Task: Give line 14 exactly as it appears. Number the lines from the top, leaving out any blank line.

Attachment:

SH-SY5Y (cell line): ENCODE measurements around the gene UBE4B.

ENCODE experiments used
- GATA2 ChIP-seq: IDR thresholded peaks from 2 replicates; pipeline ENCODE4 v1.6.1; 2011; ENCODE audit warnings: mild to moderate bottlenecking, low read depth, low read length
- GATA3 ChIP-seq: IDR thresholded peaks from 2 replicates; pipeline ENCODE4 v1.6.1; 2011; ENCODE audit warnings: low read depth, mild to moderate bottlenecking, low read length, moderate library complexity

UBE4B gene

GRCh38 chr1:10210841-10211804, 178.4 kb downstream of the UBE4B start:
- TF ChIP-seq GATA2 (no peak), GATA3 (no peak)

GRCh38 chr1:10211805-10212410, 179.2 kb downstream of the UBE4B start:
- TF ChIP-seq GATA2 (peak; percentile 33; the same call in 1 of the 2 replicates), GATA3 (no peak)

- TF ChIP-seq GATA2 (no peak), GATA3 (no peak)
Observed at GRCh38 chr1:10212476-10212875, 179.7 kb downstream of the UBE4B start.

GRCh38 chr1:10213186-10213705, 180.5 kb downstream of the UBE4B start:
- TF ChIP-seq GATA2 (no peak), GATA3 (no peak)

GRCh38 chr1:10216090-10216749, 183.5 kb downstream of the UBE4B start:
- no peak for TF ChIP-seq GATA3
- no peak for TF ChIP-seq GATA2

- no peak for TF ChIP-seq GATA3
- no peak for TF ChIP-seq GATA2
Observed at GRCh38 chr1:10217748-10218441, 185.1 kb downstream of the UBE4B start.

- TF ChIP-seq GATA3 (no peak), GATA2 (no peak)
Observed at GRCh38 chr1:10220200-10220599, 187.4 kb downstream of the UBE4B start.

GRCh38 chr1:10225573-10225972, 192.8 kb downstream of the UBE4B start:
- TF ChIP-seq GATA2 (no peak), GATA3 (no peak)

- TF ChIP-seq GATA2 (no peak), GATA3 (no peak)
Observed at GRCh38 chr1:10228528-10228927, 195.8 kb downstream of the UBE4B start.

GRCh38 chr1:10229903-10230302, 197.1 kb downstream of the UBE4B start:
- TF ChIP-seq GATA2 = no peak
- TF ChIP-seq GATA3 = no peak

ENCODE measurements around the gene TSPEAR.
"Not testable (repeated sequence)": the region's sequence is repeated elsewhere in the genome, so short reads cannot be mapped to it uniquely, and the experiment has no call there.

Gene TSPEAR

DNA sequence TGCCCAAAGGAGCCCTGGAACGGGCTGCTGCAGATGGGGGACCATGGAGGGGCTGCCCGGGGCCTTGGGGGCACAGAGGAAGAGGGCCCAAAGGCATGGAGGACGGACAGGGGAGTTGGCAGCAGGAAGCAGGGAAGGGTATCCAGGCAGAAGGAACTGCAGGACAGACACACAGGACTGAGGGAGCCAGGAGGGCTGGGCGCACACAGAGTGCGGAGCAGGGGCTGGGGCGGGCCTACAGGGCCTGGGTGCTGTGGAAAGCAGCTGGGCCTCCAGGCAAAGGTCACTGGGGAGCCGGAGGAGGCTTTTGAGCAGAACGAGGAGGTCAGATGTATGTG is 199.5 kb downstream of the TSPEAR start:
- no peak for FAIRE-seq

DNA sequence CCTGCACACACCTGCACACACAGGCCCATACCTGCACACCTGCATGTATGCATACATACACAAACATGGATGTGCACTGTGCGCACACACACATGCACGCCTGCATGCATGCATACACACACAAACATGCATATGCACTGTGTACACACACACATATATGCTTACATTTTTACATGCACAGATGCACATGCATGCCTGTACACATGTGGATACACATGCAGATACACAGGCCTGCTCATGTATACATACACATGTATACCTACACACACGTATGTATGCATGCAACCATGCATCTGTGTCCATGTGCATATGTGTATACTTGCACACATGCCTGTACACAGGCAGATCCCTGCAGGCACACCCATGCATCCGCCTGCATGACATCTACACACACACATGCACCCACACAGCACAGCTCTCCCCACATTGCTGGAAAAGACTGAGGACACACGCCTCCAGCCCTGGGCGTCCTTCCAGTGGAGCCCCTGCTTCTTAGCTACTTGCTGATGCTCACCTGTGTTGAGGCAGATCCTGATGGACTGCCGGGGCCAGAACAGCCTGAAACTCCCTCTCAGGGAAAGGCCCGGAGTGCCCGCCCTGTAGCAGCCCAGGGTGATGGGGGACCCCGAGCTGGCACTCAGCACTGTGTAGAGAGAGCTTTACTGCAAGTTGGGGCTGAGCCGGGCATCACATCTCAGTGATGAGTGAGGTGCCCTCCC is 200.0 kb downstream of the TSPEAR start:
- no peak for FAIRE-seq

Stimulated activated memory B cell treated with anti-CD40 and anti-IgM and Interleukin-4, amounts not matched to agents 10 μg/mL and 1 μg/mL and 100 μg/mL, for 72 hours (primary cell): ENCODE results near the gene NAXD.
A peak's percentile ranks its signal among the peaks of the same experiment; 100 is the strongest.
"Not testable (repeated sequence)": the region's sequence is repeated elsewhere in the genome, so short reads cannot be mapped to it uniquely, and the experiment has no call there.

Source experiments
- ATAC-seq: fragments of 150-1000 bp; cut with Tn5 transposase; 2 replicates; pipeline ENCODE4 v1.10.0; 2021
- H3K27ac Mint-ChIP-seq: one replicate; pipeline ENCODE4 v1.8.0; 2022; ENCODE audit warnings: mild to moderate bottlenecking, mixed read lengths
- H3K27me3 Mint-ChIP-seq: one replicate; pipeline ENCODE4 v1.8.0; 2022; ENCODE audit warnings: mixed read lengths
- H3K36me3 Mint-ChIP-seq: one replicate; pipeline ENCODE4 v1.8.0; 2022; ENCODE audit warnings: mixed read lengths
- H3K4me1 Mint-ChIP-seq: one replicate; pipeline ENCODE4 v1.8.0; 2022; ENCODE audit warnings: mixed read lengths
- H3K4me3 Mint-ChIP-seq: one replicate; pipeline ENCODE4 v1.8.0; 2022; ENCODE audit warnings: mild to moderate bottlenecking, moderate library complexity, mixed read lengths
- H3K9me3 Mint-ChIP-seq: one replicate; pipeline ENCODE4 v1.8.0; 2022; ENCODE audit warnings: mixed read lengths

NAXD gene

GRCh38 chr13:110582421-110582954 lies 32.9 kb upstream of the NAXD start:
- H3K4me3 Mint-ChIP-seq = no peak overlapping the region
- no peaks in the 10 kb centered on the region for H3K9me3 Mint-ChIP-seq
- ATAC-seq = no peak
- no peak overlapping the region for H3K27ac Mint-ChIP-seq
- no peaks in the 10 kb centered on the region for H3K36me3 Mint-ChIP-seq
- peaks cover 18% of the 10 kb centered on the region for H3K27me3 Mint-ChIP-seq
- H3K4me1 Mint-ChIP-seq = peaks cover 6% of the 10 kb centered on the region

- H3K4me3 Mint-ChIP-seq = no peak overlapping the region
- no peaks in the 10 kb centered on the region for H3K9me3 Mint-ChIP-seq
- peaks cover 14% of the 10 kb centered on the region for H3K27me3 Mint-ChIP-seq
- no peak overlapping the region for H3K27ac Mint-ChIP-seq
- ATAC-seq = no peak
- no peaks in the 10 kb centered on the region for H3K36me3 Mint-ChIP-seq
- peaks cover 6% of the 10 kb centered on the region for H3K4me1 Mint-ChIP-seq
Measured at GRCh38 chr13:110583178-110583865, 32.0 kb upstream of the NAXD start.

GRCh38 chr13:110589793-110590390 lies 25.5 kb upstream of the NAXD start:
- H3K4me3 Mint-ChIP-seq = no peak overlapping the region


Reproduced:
GRCh38 chr1:10216090-10216749, 183.5 kb downstream of the UBE4B start: